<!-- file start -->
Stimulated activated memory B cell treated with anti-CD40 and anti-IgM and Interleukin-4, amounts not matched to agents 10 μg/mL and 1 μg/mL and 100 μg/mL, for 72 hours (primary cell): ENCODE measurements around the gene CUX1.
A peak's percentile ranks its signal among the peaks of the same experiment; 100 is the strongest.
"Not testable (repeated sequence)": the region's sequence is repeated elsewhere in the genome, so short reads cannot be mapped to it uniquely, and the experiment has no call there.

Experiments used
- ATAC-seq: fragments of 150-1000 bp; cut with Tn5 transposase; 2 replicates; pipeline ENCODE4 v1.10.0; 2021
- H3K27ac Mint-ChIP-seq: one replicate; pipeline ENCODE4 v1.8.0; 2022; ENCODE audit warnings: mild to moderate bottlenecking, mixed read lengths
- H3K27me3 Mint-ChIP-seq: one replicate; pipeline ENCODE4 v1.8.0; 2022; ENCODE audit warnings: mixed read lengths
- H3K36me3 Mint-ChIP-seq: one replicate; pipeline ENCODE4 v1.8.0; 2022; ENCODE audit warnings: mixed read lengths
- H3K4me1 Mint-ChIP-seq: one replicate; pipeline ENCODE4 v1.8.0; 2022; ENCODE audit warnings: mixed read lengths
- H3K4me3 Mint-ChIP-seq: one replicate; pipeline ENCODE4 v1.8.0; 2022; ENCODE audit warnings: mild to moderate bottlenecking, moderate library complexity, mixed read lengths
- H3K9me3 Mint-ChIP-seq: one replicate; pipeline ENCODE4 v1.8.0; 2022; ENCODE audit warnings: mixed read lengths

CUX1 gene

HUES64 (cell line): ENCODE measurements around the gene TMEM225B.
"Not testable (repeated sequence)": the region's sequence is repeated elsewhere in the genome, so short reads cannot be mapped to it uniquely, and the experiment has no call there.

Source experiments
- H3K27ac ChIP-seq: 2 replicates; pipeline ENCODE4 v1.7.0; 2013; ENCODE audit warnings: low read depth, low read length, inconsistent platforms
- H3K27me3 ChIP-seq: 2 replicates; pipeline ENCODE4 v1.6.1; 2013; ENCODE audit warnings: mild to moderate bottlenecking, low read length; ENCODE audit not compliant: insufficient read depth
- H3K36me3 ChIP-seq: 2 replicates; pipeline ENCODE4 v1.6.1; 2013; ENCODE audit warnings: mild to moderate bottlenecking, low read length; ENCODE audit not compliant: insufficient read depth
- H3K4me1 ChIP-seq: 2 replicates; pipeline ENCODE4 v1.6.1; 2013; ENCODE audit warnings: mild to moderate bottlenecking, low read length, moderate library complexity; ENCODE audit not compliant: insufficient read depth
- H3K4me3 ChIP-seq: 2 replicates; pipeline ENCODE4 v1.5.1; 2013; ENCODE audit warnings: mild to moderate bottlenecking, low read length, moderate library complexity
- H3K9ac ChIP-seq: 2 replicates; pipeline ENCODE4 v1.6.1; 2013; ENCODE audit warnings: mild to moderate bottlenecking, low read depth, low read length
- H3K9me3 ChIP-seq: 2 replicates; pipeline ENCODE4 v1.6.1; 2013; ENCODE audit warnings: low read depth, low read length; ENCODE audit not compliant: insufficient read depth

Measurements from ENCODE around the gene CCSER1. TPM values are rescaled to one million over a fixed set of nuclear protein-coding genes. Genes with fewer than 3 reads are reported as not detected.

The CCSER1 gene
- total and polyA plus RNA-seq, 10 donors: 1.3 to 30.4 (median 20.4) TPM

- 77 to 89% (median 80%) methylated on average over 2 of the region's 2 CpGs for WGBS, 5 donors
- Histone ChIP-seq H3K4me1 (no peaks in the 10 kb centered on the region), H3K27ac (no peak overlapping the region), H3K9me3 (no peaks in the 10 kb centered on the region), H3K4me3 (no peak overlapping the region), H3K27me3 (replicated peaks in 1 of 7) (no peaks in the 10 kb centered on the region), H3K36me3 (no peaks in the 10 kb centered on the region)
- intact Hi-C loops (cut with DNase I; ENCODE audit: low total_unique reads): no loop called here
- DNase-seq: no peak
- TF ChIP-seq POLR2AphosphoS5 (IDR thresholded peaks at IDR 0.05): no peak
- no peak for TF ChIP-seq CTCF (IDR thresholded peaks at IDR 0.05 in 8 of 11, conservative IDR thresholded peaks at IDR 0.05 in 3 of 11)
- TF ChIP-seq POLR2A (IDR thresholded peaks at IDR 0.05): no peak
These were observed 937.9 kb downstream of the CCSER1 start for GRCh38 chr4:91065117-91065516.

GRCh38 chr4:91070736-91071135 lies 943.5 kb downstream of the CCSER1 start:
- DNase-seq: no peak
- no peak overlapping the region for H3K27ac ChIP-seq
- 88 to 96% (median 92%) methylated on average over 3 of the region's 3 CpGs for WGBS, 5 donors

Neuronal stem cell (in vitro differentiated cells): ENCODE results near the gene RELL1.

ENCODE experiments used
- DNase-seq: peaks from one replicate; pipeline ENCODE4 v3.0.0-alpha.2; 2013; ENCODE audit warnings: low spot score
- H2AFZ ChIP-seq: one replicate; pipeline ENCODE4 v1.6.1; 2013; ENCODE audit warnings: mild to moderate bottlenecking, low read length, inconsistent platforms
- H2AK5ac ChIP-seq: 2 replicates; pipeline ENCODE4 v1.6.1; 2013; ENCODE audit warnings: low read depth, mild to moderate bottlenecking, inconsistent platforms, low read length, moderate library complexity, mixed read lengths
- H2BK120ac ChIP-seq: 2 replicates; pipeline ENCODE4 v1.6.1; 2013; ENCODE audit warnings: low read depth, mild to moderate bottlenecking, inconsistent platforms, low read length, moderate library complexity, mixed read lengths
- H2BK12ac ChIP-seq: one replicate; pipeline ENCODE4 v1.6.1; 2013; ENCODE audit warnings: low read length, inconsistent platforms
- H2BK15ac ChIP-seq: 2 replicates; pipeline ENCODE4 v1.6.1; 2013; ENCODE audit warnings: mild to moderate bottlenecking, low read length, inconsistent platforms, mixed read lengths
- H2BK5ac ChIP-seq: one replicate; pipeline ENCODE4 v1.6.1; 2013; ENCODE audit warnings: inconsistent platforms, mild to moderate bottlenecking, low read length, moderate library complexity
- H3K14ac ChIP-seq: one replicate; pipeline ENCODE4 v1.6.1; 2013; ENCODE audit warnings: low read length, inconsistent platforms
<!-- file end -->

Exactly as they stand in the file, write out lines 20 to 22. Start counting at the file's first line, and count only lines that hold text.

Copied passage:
- H3K4me3 ChIP-seq: 2 replicates; pipeline ENCODE4 v1.5.1; 2013; ENCODE audit warnings: mild to moderate bottlenecking, low read length, moderate library complexity
- H3K9ac ChIP-seq: 2 replicates; pipeline ENCODE4 v1.6.1; 2013; ENCODE audit warnings: mild to moderate bottlenecking, low read depth, low read length
- H3K9me3 ChIP-seq: 2 replicates; pipeline ENCODE4 v1.6.1; 2013; ENCODE audit warnings: low read depth, low read length; ENCODE audit not compliant: insufficient read depth